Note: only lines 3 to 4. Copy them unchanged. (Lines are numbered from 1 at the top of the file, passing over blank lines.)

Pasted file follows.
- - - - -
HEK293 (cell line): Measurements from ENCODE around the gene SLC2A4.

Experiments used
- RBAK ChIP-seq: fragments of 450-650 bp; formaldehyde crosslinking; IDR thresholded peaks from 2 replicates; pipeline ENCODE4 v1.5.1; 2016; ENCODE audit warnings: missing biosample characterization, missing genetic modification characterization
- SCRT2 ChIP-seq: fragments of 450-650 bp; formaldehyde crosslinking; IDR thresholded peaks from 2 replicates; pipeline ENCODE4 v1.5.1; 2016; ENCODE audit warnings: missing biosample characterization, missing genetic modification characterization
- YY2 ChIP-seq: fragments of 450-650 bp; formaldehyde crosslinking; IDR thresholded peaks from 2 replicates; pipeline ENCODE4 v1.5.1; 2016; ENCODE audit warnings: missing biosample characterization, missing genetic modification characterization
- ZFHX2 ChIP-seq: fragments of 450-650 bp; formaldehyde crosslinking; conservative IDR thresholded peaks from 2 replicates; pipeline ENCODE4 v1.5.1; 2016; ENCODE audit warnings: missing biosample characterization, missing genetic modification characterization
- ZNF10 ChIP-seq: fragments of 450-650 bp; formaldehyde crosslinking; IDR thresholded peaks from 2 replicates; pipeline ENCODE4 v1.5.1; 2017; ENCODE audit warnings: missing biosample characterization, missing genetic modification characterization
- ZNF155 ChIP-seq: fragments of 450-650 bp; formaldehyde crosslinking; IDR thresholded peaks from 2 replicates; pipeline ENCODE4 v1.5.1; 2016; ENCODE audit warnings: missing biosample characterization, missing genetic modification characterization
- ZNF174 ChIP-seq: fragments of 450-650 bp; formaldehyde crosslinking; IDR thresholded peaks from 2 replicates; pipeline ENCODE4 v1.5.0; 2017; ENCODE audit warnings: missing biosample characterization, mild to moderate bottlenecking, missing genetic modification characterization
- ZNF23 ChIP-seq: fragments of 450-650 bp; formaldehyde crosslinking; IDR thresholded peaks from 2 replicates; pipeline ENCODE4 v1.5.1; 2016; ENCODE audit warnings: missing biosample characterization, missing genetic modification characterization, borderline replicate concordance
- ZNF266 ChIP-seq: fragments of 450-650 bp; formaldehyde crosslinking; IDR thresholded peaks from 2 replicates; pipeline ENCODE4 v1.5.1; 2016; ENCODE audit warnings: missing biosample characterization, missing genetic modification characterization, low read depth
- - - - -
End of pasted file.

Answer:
- RBAK ChIP-seq: fragments of 450-650 bp; formaldehyde crosslinking; IDR thresholded peaks from 2 replicates; pipeline ENCODE4 v1.5.1; 2016; ENCODE audit warnings: missing biosample characterization, missing genetic modification characterization
- SCRT2 ChIP-seq: fragments of 450-650 bp; formaldehyde crosslinking; IDR thresholded peaks from 2 replicates; pipeline ENCODE4 v1.5.1; 2016; ENCODE audit warnings: missing biosample characterization, missing genetic modification characterization